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Turkish police raid Zaman opposition newspaper using tear gas, water cannon

Turkish police have raided the premises of opposition newspaper "Zaman," using tear gas and water cannon to break up a protest rally. Court-appointed managers were then escorted into the building.

Hours after a

court placed the "Zaman" newspaper

under the management of trustees, police used tear gas and water cannon to raid the country's largest-circulation newspaper. Police then entered the building with court-appointed managers and evicted the newspaper workers.

The court order came as a result of a case brought by a public prosecutor in Istanbul for the editorial board and management to be replaced by people named by the court. "Zaman" Editor-in-Chief Abdulhamid Bilici addressed his colleagues, calling the court decision a "black day for democracy" in Turkey.

Late on Friday, police broke up a protest rally which had gathered outside the newspaper's offices in Istanbul.

"Zaman" is linked to moderate Islamic cleric Fethullah Gulen who has lived in the US since 1999. Gulen was placed on trial in absentia last year on charges of attempting to topple the government.

The court order also affects the English-language "Today's Zaman," and a news agency linked to the group. Last October, courts placed four other media organizations owned by a company linked to Gulen, under trusteeship. Their editorial line then became pro-government.

Türkei Istanbul Protest Übernahme Zeitung Zaman

The raid on Zaman is being seen as part of a broadening crackdown on press freedoms in Turkey.

International concerns

The order against the newspaper has heightened concerns over deteriorating press freedoms in Turkey. The US State Department spokesman, John Kirby, said: "We urge Turkish authorities to ensure their actions uphold the universal democratic values enshrined in their own constitution, including freedom of speech and especially freedom of the press."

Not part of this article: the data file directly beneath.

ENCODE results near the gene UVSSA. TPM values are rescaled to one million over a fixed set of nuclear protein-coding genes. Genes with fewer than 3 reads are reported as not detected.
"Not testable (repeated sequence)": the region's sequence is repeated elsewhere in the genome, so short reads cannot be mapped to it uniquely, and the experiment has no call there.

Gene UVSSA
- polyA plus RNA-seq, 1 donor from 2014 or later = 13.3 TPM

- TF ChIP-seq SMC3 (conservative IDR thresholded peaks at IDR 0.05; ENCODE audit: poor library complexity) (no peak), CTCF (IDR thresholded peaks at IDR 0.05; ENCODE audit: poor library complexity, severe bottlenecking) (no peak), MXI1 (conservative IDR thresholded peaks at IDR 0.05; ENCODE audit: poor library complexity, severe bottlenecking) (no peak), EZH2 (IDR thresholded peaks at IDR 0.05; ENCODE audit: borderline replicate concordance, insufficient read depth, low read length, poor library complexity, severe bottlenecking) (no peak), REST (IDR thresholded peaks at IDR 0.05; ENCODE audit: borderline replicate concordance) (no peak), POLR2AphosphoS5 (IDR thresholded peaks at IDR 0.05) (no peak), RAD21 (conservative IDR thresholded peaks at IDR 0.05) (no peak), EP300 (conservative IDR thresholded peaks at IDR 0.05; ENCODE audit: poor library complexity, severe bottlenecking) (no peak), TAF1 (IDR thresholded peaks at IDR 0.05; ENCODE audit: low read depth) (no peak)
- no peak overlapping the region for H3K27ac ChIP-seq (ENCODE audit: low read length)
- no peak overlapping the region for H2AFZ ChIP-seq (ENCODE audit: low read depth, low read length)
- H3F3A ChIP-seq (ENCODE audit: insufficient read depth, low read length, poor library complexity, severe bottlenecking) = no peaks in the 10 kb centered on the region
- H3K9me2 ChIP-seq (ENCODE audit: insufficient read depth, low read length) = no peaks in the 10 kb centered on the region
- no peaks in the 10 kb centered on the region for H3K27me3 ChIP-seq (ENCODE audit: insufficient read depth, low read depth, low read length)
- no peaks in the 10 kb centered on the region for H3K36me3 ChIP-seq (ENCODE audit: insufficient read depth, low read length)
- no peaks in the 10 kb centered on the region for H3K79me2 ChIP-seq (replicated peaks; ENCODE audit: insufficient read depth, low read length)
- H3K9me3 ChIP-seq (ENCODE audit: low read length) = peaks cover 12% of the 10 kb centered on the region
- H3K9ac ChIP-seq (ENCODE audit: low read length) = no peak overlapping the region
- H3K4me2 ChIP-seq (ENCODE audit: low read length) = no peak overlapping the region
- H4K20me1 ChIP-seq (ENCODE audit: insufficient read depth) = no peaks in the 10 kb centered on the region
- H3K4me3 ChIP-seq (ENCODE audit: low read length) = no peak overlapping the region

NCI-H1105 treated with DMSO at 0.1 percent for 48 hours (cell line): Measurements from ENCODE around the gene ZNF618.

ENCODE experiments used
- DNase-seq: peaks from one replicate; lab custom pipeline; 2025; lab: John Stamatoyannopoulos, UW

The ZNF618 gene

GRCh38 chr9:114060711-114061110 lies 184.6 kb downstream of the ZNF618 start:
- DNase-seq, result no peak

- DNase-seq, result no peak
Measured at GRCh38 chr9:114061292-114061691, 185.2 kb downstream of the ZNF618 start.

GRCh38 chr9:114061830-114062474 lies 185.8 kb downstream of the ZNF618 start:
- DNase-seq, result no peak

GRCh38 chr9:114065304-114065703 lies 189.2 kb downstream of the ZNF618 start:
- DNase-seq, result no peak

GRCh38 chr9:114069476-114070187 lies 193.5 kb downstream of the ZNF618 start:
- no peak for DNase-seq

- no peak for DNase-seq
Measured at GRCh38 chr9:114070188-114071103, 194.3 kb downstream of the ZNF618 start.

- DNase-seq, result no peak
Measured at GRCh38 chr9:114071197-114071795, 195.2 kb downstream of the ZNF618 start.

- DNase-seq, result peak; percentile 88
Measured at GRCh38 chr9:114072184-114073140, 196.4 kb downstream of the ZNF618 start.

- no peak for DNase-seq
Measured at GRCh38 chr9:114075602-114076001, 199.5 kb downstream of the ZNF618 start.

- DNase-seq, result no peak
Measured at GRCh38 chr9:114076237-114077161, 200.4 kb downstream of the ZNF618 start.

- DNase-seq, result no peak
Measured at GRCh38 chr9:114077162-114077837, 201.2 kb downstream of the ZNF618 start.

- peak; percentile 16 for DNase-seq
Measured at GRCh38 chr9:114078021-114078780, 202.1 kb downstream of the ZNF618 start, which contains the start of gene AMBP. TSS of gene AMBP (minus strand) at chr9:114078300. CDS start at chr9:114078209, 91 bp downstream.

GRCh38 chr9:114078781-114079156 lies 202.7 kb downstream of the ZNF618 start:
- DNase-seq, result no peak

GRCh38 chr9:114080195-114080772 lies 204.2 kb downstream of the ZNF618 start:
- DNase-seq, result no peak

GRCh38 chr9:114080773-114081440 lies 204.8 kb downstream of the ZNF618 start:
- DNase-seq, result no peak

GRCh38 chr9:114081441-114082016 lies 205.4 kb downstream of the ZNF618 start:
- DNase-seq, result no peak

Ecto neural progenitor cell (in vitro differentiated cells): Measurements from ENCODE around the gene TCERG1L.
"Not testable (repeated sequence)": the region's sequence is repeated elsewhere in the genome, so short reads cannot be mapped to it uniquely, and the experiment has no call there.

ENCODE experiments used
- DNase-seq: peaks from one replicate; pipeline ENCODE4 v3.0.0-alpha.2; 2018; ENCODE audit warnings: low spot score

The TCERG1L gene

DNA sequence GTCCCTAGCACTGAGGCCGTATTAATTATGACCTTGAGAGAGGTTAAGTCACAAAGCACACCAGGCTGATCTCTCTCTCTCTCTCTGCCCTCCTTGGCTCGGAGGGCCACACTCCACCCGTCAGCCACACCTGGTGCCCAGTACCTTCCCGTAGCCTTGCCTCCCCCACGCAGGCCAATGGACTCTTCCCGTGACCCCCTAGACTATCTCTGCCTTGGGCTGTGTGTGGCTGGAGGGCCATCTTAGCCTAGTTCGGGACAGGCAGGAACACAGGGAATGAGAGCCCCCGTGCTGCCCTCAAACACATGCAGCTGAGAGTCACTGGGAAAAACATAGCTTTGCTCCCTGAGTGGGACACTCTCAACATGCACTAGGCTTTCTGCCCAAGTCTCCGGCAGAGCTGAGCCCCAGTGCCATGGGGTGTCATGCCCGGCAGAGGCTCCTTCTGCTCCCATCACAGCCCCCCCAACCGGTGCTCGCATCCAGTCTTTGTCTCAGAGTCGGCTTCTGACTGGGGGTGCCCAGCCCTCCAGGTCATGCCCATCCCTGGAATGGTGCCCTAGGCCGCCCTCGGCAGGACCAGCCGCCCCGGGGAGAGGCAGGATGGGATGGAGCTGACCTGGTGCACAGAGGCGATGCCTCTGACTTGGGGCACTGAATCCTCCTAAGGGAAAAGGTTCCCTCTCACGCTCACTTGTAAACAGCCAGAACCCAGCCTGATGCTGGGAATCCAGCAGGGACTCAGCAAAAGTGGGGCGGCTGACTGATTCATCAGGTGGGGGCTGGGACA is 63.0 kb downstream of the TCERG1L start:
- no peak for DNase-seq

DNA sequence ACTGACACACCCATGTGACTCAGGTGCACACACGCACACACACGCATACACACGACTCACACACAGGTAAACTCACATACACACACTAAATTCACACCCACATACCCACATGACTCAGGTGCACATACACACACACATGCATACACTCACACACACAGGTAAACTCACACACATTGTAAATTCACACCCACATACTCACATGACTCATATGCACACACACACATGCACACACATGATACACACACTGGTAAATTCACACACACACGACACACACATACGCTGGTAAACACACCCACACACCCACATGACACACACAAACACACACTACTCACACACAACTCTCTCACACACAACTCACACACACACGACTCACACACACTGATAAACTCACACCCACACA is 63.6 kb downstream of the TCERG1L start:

European Union Commissioner for European Neighbourhood Policy and Enlargement Negotiations, Johannes Hahn, expressed concern via social media:

Nils Muiznieks, the Council of Europe Commissioner for Human Rights, said: "I see this as an extremely serious interference with media freedom which should have no place in a democratic society." He added: "It is the latest in a string of unacceptable and undue restrictions of media freedom in Turkey."

The activist group for journalists, Reporters without Borders, issued a strongly-worded statement, accusing President Recep Tayyip Erdogan of "moving from authoritarianism to all-out despotism."

Earlier on Friday, police detained four senior officials of Boydak Holding company, which has ties to Gulen, over allegations that it provided financial support to the opposition movement.

Watch video 01:34

Black day for democracy in Turkey

jm/bw (AFP, AP)

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